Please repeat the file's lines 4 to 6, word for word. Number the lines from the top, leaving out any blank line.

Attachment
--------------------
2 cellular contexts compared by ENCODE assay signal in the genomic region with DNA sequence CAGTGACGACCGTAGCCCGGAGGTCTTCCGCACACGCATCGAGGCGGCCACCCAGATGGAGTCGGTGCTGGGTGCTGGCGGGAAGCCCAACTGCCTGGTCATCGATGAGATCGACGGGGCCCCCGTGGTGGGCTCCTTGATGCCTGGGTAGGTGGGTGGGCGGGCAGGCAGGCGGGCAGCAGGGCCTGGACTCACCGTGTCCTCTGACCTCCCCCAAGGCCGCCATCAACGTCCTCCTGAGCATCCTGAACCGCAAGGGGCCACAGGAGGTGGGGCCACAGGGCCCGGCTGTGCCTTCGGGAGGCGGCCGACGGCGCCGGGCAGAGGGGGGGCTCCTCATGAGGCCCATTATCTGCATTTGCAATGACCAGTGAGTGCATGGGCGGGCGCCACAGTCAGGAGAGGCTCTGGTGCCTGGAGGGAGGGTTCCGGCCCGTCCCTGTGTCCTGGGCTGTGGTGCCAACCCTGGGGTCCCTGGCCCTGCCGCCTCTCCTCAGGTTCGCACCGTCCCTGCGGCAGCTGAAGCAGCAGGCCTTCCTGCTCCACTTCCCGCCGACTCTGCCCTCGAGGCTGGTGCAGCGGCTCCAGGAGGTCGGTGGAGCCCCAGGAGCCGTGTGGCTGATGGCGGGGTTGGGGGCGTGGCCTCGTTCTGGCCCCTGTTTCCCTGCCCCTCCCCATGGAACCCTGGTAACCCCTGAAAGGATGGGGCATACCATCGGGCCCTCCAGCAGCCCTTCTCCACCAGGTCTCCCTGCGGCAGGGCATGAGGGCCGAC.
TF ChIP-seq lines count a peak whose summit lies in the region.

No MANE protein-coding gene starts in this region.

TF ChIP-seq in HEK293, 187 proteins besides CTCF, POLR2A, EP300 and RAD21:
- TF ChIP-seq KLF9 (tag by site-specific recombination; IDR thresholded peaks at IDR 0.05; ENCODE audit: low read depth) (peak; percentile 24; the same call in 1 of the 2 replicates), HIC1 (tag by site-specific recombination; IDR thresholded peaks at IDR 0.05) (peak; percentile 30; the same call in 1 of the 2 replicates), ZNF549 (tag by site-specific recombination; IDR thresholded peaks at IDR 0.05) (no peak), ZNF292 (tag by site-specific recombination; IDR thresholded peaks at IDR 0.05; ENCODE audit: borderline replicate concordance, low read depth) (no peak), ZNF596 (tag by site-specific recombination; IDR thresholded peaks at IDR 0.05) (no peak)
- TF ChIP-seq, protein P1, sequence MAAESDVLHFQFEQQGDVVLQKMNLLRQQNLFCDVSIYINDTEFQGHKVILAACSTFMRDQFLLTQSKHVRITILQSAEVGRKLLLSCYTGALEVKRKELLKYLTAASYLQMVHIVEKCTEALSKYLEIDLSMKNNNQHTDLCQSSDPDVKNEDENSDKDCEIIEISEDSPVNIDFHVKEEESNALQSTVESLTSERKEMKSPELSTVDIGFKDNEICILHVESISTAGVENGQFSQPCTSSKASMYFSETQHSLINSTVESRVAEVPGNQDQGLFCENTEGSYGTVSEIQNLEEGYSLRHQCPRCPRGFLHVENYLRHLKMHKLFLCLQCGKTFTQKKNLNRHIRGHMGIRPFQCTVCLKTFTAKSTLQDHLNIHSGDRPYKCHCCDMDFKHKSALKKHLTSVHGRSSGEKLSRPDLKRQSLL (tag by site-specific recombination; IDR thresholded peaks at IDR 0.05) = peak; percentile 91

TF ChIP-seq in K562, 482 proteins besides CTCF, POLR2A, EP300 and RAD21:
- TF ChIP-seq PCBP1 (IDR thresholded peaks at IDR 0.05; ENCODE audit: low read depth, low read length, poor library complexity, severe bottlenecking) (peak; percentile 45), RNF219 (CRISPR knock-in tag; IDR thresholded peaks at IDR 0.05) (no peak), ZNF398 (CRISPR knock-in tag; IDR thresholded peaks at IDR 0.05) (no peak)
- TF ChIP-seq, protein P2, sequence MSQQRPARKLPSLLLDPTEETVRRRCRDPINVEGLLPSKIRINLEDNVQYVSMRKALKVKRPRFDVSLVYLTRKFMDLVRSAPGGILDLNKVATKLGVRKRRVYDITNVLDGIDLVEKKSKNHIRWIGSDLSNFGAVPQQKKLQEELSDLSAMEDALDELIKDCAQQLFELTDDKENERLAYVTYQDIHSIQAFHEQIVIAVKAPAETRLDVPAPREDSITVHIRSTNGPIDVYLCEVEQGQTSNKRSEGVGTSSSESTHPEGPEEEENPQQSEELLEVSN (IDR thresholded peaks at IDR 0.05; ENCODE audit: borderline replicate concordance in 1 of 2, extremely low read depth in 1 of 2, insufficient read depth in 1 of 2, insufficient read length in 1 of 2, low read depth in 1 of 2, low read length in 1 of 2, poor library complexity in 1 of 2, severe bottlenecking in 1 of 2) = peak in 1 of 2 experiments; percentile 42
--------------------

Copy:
TF ChIP-seq in HEK293, 187 proteins besides CTCF, POLR2A, EP300 and RAD21:
- TF ChIP-seq KLF9 (tag by site-specific recombination; IDR thresholded peaks at IDR 0.05; ENCODE audit: low read depth) (peak; percentile 24; the same call in 1 of the 2 replicates), HIC1 (tag by site-specific recombination; IDR thresholded peaks at IDR 0.05) (peak; percentile 30; the same call in 1 of the 2 replicates), ZNF549 (tag by site-specific recombination; IDR thresholded peaks at IDR 0.05) (no peak), ZNF292 (tag by site-specific recombination; IDR thresholded peaks at IDR 0.05; ENCODE audit: borderline replicate concordance, low read depth) (no peak), ZNF596 (tag by site-specific recombination; IDR thresholded peaks at IDR 0.05) (no peak)
- TF ChIP-seq, protein P1, sequence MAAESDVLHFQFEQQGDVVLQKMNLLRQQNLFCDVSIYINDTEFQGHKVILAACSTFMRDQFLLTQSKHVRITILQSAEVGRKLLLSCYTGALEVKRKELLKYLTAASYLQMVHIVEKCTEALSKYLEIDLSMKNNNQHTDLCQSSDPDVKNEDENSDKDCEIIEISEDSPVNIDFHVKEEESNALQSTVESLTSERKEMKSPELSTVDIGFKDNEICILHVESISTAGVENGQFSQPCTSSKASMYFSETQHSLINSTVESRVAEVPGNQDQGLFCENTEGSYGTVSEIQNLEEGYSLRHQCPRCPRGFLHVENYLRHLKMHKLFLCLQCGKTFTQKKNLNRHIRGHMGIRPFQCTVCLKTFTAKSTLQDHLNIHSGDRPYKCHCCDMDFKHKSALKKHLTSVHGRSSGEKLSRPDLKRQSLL (tag by site-specific recombination; IDR thresholded peaks at IDR 0.05) = peak; percentile 91